Elizabeth Martínez

From Wikipedia, the free encyclopedia
Elizabeth Martínez
Elizabeth S Martínez.jpg
Born(1925-12-12)December 12, 1925
Washington, D.C., U.S.
DiedJune 29, 2021(2021-06-29) (aged 95)
San Francisco, California, U.S.
Alma materSwarthmore College
Literary movementChicana
Notable works500 years of Chicano History in Pictures

Elizabeth "Betita" Martínez (December 12, 1925 – June 29, 2021) was an American Chicana feminist and a long-time community organizer, activist, author, and educator. She wrote numerous books and articles on different topics relating to social movements in the Americas. Her best-known work is the bilingual 500 years of Chicano History in Pictures,[1] which later formed the basis for the educational video ¡Viva la Causa! 500 Years of Chicano History.[2] Her work was hailed by Angela Y. Davis as comprising "one of the most important living histories of progressive activism in the contemporary era ... [Martínez is] inimitable ... irrepressible ... indefatigable."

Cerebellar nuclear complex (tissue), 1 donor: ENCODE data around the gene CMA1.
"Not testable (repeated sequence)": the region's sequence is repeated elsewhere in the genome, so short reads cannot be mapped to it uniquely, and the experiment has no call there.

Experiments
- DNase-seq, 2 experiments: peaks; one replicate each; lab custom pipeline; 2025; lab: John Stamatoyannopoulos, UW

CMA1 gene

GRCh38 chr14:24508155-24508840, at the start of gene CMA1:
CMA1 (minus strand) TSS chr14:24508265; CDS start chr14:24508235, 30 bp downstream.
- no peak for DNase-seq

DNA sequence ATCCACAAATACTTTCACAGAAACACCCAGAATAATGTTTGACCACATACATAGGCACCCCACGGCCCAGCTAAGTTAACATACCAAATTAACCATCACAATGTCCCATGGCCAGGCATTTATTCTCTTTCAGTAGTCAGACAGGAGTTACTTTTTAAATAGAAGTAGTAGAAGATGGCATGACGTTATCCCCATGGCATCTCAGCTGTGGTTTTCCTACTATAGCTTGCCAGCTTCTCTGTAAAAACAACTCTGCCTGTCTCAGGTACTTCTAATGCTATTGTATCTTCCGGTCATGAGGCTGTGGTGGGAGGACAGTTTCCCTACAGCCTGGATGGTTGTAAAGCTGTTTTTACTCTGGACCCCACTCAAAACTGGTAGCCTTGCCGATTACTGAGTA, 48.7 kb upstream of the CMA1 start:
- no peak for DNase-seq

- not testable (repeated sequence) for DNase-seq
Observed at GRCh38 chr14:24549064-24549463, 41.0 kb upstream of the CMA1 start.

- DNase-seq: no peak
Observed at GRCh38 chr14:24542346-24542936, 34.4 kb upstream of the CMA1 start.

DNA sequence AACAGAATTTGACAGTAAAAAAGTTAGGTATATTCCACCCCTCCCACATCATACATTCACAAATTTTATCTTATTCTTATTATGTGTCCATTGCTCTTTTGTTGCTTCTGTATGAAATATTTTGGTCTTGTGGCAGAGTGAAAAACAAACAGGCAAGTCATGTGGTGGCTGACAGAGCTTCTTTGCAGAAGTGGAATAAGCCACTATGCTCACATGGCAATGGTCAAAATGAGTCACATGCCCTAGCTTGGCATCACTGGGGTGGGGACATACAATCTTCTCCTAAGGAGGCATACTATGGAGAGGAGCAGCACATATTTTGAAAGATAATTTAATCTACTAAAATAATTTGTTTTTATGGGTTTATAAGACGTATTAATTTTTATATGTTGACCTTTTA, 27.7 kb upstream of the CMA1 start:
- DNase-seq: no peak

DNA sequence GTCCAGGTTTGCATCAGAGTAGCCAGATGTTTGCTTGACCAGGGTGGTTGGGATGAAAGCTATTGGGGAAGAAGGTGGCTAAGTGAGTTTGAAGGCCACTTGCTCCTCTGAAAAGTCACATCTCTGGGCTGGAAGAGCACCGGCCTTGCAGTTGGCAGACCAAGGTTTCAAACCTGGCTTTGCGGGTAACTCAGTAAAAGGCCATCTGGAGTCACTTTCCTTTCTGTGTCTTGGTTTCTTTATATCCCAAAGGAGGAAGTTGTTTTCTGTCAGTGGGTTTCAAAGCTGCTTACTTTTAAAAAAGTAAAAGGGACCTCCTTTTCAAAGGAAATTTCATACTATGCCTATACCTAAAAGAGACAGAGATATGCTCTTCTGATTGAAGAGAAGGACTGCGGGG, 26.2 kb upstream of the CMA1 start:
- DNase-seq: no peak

Martínez was the daughter of Manuel Guillermo Martinez and Ruth Philips Martínez.[3] Her parents nicknamed her "Betita" for short.[4] She grew up in a middle class predominately white neighborhood in Washington, D.C. because her father worked as a secretary in the Mexican Embassy.[5] Her mother, Ruth Philips Martínez, received a master's degree from George Washington and taught advanced high school Spanish.[4] Some of Martínez's first jobs included a clerk-typist at an insurance company, a waitress at an ice-cream store, and a copy girl at the Washington Post.[4] Martínez was the first Latina student to graduate from Swarthmore College in 1946 where she received a Bachelor of Arts degree with Honors in History and Literature.[3] When Martínez was twenty-three she married her first husband Leonard Berman and then divorced in 1952.[4] She married her second husband Hans Koning in 1952 and they had their daughter Tessa Koning-Martínez together in 1954.[4] In May 2000, Swarthmore awarded Martínez an honorary doctorate. Martínez worked for Simon & Schuster as an editor and for The Nation Magazine as Books and Arts Editor. Her daughter, Tessa, is an actress and co-founder of San Francisco's Latina Theater Lab.[1] She died at the age of 95 in San Francisco due to vascular dementia.[6]